-YOUR ability to realize you might have messed something up with your bird. You must watch your bird, take notes, observe. See if changes in sleep, day length, diet or your attitude affect the bird. Watch nature at its best. You’re privy to that great gift of nature in your own home. Sometimes you may mess up with your training or the bird's routine. You then need the ability to look that feathered buddy in the pinning eyes and say "I messed up, sorry". Although the bird probably doesn't get the real apology concept, it does sense you care. AND it's important we realize as owners that we are only human. I was trying to get Cleo to stop requiring a treat to step-up and it really taxed her, I could tell she was frustrated with it. so, I stopped. I don't give her a treat every time, just sometime when it's required.
Bird training and psychology is so new, NOBODY knows! I've learned that by reading and talking with behaviorists. Views conflict still on so many things. So, be ready to take some hits on your method of training your bird. But, make sure your goals are reasonable and not just for your control. An example is I was cautioned that I was moving too fast to get Cleo to step-up. However, I had more than one behaviorist tell me that I needed to get Cleo step-up trained ASAP; to not wait...waiting was conditioning her that it was ok to not step-up. And once I got my head wrapped around what I had to do for her, it worked. Since she steps up, her trust has grown immensely from the domino effect. She steps up, she goes with me and gets good stuff: showers, trips outside, snacks at the table. So, you see it's a process and given her previous abuse, her ultimate trust was my goal. Speaking of goals:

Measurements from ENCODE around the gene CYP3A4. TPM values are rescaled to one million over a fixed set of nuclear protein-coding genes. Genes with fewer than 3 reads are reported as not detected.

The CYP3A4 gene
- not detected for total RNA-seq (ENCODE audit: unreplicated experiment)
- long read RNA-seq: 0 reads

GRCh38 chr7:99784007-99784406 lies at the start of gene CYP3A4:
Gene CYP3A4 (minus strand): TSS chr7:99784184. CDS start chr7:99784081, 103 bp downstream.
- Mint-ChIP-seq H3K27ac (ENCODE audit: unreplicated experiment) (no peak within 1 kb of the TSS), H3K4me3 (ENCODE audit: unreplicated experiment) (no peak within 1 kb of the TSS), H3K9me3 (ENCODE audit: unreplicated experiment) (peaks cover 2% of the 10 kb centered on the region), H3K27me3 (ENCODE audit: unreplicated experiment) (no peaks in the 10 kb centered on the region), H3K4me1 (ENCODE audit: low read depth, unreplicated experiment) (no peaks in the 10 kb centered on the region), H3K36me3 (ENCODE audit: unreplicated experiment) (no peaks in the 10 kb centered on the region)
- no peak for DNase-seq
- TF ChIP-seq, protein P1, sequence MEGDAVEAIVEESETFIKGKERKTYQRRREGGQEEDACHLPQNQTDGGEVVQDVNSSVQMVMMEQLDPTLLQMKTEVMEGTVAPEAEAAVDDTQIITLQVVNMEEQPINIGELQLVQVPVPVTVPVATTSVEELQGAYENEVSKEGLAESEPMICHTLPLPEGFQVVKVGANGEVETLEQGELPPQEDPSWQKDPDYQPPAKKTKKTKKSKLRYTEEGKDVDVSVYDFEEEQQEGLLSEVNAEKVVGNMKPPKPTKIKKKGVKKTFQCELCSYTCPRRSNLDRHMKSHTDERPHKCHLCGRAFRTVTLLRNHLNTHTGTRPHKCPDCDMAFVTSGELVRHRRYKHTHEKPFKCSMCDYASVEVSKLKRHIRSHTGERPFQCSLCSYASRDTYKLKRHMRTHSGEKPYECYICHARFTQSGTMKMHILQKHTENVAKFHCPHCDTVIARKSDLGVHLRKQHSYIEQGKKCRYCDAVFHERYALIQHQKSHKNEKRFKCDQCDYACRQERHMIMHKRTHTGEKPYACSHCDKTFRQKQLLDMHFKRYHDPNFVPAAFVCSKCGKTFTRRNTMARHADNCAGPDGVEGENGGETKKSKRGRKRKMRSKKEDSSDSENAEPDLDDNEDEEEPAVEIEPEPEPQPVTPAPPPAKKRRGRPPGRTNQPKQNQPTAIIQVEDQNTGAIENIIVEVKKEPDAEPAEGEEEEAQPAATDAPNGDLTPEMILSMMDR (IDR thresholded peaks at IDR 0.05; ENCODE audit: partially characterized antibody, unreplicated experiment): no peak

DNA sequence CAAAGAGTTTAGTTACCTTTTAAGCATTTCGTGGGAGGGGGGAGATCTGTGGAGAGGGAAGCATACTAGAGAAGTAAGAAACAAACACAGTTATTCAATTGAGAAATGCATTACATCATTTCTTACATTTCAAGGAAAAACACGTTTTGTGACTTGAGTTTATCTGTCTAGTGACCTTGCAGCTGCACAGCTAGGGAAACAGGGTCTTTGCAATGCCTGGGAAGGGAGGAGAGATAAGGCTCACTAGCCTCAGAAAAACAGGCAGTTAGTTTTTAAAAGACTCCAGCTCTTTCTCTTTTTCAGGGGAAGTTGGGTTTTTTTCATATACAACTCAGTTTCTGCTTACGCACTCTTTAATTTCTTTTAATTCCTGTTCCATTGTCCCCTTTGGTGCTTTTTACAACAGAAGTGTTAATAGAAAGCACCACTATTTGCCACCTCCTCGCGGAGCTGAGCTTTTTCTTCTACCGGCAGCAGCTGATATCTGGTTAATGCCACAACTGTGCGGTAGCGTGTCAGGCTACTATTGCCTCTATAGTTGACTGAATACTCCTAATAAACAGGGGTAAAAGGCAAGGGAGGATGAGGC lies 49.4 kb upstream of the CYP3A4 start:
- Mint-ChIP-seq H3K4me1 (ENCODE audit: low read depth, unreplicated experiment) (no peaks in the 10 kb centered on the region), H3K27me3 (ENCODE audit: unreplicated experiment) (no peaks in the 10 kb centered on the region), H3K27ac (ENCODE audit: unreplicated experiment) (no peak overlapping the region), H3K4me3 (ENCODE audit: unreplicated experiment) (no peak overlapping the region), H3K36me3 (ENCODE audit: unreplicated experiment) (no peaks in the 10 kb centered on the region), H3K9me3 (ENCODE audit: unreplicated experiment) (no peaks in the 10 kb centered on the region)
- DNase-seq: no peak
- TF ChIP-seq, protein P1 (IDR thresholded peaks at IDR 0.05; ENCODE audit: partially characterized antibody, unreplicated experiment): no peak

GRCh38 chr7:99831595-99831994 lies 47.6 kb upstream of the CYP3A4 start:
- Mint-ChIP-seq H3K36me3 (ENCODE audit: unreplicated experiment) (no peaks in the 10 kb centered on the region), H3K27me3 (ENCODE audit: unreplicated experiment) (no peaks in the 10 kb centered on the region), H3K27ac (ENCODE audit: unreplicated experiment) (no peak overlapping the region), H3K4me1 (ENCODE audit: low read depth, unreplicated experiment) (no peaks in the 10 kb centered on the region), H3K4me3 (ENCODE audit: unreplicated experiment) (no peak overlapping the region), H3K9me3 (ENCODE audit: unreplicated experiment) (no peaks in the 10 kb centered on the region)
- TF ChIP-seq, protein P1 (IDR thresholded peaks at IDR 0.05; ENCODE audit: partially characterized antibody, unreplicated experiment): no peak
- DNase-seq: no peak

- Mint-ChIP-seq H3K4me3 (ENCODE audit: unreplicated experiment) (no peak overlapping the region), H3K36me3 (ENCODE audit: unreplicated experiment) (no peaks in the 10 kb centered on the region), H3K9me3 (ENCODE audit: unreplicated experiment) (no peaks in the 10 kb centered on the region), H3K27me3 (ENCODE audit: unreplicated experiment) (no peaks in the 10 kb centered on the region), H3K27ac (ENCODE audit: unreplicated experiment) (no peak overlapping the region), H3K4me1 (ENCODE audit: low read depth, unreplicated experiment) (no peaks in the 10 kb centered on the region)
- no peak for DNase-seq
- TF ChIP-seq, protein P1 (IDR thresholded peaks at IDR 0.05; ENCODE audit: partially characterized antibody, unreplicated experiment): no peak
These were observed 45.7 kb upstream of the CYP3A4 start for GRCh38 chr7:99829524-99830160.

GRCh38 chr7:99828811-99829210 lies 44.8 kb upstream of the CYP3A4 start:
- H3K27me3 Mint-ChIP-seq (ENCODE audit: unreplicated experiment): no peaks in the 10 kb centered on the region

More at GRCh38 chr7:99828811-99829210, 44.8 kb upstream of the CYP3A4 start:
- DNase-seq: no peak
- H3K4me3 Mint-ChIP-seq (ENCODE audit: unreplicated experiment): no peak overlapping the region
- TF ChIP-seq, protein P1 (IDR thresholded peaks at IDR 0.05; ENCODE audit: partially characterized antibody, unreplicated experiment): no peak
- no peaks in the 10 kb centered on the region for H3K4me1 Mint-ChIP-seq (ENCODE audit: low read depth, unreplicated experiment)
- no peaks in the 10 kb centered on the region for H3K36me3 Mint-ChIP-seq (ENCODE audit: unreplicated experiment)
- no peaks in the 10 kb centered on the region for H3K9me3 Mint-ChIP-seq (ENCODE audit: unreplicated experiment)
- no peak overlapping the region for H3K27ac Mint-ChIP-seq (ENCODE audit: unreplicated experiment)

-Goals: An example is some homes don't require or ask for step-ups and that is certainly their business. I require it. I may have to LURE her sometime with a treat, but that's ok. She's still learning trust. What do you, reasonably, want your bird to do? Or, for that matter NOT to do.

-EDUCATE yourself: Although avian training is relatively new, there is a wealth of information out there. Realize that online, anyone can write anything; just like I did. Challenge yourself to seek YOUR answers and notes for YOUR bird and YOUR home.

-PLAN for emergencies: Know how to unhook your hand in case you get nailed. I had JUST read a parrot book when Cecil, my other YNA I bird sat, nailed me. It was 100% MY fault, I misread him. Having just read the book, I knew to push back gently, and throw him off balance and release my hand from the hook. Natural instinct is to scream like a little girl and jerk you hand towards you. That would: tear the skin open from digging into the hook, possibly hurt your bird’s beak/mandible and reinforce the biting. Yea,it hurt pretty badly. Don't fuss, don't scream.
And for other emergencies it's your responsibility to have an emergency plan for weather/etc. I know I was so relieved to finally get Cleo to step-up and go in her carrier for a tornado drill last week. gooood girl. Otherwise it would have been bad in a hurry.
Understand basic medical needs for your breed. As in blood feather care, keep a styptic pencil/tweezers on hand. Keep your avian vet's phone number available. Establish a relationship with them when the bird is doing well. Don't wait until its midnight and the bird has a problem.

-Relax, have fun...the scars will heal. :tongue:

I hope this helps,
Mark